ICMR releases consensus policy statement on human challenge studies

The step will mark an important breakthrough in Indian firms’ ability to develop modern medicines

CHIS, also known as human challenge studies, have been conducted for hundreds of years. One early example was the yellow fever study in the early 1900s to prove that mosquitoes transmit the virus. In these studies, healthy volunteers are purposefully exposed to a disease-causing microbe in a highly controlled and monitored environment. In order to research less dangerous diseases that have effective medications for therapy, a less virulent strain of the bacterium is usually utilised. The majority of the time, they are conducted on a small group of willing participants to better understand the many components of infection and disease, and occasionally to hasten the development of a medical intervention. These investigations are only started as part of vaccine development when safety and immunological responses of the candidate vaccines are understood thoroughly.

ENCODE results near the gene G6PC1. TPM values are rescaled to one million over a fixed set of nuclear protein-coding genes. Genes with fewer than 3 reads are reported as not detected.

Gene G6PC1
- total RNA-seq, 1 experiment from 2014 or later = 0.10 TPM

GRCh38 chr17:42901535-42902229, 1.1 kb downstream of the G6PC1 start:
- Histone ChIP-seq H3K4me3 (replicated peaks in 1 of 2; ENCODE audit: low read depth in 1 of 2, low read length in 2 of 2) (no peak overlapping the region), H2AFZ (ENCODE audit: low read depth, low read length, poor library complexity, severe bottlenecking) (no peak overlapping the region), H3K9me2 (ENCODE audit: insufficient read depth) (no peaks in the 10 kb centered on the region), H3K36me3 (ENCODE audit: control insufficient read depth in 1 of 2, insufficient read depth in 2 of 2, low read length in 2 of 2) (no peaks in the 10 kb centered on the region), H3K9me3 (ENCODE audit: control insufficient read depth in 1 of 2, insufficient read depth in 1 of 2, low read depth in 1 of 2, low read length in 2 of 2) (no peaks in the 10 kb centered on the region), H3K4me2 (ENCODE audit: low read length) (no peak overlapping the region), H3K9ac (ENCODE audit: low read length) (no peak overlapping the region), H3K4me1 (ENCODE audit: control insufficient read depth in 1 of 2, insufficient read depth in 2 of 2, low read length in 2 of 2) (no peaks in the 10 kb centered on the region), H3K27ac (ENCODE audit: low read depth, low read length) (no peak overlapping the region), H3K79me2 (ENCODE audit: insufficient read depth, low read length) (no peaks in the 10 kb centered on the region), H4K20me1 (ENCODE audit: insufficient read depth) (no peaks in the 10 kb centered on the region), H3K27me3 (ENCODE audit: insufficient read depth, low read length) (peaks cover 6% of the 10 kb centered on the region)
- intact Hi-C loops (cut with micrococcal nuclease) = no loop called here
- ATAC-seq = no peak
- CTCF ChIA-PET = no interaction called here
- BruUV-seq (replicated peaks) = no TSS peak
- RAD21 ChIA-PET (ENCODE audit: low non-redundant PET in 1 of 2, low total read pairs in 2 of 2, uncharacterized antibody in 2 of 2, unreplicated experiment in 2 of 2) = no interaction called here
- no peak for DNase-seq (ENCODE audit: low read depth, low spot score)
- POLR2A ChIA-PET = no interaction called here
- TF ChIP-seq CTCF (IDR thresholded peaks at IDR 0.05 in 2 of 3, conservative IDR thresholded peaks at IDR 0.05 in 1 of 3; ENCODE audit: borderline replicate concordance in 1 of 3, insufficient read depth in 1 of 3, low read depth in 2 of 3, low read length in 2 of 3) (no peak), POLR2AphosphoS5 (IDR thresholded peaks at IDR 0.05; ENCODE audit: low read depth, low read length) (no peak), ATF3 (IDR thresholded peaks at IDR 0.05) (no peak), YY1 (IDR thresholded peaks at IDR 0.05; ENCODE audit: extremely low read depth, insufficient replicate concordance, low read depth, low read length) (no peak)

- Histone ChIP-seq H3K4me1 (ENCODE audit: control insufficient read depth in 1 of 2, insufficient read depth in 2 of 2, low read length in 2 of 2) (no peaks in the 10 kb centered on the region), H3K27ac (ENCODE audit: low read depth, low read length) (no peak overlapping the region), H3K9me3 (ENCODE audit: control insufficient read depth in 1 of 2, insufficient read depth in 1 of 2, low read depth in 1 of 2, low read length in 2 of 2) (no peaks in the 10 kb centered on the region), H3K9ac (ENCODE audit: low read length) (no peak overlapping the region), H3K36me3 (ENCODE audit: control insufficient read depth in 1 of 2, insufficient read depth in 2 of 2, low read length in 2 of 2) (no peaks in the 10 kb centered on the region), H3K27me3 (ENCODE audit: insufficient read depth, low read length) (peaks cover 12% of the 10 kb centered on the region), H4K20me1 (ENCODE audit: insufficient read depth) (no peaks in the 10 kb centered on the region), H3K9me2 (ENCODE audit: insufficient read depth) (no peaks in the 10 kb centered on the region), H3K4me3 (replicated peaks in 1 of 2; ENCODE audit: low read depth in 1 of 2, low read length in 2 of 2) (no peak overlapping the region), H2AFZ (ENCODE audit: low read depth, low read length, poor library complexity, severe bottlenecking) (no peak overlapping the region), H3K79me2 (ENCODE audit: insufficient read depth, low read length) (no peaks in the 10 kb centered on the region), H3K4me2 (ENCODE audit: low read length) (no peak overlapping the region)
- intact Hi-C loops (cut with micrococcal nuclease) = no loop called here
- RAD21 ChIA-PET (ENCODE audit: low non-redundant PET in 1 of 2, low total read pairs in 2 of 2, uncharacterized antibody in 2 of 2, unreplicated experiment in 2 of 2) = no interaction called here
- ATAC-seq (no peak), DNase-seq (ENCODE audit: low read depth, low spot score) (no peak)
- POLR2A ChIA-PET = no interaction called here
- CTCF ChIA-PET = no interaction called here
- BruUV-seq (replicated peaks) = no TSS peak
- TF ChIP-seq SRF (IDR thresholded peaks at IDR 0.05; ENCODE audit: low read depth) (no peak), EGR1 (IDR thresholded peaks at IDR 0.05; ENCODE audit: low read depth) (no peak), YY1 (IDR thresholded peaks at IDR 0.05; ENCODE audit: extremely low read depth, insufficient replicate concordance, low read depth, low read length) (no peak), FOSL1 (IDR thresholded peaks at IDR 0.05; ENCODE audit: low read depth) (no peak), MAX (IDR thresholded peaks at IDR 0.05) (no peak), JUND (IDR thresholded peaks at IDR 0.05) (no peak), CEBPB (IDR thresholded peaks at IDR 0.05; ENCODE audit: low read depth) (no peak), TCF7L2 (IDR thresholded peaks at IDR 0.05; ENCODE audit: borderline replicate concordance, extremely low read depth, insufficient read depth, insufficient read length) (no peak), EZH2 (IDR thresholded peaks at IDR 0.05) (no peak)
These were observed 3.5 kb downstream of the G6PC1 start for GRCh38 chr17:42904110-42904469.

Importantly, human challenge studies are conducted to help choose the best candidate for testing in a typical phase-3 clinical trial rather than as a substitute for phase-3 efficacy trials. Less volunteers are frequently needed for phase-3 clinical trials that come after human challenge studies, hastening the development process. Thousands of people have participated in CHIS research over the past 50 years to hasten the development of typhoid and cholera vaccines. 36 volunteers were utilised by Imperial College London to examine various aspects of the SARS-CoV-2 infection during the COVID-19 epidemic. The World Health Organisation approved employing CHIS for quickening the development of the COVID-19 vaccine in 2020.